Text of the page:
I have always liked Bubba Franks. Ever since he was drafted in 2000, he has been one of the more underrated tight ends in football, able to support the running game and make the occasional big play through the air. If there was one word to describe Bubba Franks, it was not “superstar,” “showstopper,” or “playmaker,” it was “reliable.” Nonetheless, I can’t say I’m sad to see Bubba Franks go. For whatever reason, the reliability for which I admired Mr. Franks has dissolved over the last two seasons. The once dependable Franks had begun dropping passes, missing blocks, and fumbling the football. In one particularly memorable game for me, the Vikings at Packers game in December of 2007 (a game that I was lucky enough to see at Lambeau Field, in what was my first and possibly only opportunity to see a game at the Frozen Tundra), Franks dropped several passes, gave up a sack on Brett Favre, and, most significantly, fumbled a potentially game-winning touchdown pass going into the endzone. Luckily, a trifecta of Dave Rayner field goals saved the day. But the point here is that Bubba Franks is no longer an upper-level NFL player, and his likely replacement, Donald Lee, will soon be a top-tier tight end. While I am glad that Franks will no longer be a burden on our team, I nonetheless wish him luck in his future in the NFL and beyond.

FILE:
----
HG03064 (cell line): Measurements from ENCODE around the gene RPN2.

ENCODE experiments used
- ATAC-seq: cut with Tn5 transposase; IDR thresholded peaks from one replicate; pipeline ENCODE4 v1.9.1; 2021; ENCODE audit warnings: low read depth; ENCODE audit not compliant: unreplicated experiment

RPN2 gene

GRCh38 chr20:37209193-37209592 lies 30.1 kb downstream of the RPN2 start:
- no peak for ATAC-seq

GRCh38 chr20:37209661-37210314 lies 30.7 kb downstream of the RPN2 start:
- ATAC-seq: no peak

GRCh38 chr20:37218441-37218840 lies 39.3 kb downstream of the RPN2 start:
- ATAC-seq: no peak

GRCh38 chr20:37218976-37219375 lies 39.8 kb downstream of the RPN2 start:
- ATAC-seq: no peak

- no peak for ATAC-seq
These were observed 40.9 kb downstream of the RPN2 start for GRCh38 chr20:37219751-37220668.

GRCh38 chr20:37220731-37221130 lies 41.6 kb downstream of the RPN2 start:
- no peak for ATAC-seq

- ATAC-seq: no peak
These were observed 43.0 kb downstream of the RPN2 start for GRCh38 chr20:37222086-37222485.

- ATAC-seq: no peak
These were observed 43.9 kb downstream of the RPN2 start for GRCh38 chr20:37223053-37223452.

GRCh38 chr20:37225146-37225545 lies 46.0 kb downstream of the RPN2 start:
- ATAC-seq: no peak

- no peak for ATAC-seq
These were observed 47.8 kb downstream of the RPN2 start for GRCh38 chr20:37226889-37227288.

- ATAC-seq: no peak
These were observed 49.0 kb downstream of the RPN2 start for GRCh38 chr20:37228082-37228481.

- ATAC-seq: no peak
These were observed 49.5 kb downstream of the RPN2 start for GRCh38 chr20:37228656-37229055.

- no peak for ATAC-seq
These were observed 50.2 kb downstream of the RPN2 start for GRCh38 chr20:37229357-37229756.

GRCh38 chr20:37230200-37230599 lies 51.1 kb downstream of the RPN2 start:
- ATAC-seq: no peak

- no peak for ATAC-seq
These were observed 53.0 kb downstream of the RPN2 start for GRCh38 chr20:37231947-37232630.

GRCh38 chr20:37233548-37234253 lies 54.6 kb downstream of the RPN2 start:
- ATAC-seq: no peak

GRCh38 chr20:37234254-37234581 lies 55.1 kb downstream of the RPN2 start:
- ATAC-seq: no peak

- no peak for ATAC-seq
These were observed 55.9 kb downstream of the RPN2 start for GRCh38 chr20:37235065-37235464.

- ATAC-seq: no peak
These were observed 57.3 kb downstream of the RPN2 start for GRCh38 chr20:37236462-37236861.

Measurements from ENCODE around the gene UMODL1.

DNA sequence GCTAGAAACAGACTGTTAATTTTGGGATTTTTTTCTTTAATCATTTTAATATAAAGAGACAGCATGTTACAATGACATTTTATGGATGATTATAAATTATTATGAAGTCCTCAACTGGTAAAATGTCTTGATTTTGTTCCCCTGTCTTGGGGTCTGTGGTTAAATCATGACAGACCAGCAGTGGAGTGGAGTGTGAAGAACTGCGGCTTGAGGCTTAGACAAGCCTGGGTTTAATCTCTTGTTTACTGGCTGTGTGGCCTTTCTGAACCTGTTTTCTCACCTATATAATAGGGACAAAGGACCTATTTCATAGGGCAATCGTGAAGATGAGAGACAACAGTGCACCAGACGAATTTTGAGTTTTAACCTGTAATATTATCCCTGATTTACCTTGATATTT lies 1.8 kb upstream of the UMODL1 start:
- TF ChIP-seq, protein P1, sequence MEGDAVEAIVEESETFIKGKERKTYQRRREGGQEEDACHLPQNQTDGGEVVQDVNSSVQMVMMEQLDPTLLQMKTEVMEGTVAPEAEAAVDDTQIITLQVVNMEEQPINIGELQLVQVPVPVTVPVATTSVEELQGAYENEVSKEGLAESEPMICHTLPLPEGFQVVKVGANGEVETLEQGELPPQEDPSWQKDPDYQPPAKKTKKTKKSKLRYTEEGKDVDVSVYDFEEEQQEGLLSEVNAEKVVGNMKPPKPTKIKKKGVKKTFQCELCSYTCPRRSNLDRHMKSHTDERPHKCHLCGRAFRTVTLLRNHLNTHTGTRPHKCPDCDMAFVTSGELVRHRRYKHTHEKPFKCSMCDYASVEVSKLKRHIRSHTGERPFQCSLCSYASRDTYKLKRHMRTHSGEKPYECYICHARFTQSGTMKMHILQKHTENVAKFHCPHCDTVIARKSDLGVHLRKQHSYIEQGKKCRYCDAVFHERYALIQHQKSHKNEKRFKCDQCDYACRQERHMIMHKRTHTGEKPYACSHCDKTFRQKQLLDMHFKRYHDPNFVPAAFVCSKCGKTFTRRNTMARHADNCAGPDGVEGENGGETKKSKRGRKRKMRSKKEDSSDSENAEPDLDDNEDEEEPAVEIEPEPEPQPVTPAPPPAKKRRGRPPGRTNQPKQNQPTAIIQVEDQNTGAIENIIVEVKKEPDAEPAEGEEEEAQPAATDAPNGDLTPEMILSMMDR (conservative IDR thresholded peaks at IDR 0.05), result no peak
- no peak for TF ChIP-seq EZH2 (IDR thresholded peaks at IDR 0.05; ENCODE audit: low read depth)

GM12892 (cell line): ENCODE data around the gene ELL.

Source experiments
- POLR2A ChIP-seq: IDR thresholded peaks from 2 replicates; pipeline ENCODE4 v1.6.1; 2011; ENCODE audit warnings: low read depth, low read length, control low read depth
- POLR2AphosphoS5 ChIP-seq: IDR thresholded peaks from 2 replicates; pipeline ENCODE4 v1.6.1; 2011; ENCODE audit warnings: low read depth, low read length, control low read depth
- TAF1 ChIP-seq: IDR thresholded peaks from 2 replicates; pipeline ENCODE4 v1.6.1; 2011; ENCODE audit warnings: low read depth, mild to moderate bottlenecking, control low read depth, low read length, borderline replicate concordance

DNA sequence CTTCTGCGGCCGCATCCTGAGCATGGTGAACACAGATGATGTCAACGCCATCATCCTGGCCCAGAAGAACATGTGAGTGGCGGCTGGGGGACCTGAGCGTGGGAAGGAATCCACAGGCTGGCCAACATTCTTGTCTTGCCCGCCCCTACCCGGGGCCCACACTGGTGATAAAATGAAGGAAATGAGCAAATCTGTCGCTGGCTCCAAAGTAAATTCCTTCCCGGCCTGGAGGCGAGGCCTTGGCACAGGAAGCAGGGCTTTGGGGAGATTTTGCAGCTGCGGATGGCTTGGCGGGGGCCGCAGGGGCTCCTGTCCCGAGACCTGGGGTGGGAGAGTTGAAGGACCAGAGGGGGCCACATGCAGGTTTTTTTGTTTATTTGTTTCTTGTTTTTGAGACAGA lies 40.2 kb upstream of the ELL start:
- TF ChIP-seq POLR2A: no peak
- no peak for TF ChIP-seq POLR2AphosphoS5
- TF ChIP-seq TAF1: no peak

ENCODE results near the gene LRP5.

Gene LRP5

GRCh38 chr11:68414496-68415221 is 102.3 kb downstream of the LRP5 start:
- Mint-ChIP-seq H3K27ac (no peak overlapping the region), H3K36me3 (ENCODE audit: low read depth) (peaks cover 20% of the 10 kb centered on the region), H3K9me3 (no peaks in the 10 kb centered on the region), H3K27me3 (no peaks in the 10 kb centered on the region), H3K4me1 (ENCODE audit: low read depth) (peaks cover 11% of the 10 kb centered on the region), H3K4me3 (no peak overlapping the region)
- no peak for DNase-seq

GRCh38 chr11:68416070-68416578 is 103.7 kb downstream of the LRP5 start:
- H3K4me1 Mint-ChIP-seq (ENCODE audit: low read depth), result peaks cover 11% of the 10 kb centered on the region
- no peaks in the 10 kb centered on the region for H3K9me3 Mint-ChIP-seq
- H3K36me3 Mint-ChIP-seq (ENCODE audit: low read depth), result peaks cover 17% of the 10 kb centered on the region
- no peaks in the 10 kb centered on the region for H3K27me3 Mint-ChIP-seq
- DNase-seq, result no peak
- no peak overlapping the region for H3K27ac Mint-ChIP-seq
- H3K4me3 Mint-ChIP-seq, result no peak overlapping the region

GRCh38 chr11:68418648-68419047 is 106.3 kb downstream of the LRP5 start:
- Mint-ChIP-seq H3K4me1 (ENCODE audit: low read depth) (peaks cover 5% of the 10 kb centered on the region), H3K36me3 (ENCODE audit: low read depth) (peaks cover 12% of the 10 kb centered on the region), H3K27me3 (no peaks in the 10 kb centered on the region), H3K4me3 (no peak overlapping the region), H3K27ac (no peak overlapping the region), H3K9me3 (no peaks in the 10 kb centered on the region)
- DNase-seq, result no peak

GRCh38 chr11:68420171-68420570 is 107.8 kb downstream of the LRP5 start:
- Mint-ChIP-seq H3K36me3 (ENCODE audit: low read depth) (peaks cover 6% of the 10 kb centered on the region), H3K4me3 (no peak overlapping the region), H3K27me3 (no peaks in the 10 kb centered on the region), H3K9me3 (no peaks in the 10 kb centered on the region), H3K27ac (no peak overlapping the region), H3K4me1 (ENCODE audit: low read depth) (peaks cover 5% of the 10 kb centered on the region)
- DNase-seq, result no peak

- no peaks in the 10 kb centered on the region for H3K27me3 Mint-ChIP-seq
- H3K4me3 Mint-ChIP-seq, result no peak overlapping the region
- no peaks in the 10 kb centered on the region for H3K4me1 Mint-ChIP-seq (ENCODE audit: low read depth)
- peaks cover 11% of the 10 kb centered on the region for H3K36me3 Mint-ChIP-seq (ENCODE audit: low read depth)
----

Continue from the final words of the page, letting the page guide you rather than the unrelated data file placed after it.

Meanwhile, Corey Williams received the franchise tag today, preventing him from becoming an unrestricted free agent. The defensive tackle will see a significant pay increase as the Packers’ designated “franchise player.” Some have questioned the move because of the Packers’ depth at defensive tackle and Williams’ lack of experience as an NFL starter. But to those who criticize the decision because of Green Bay’s depth at the position, consider this: Green Bay’s defensive front was decimated by injuries throughout the season so that by the end of the year, an unprepared and out-of-shape Justin Harrell was thrust into action; he failed miserably, and none of the backups achieved the same success as the early starters at DT, including Ryan Pickett and Johnny Jolly. Williams is definitely not the best player on the team, but there is no player as good as Williams that is in danger of being lost to free agency, so he is the most logical choice. He is young and has room to grow.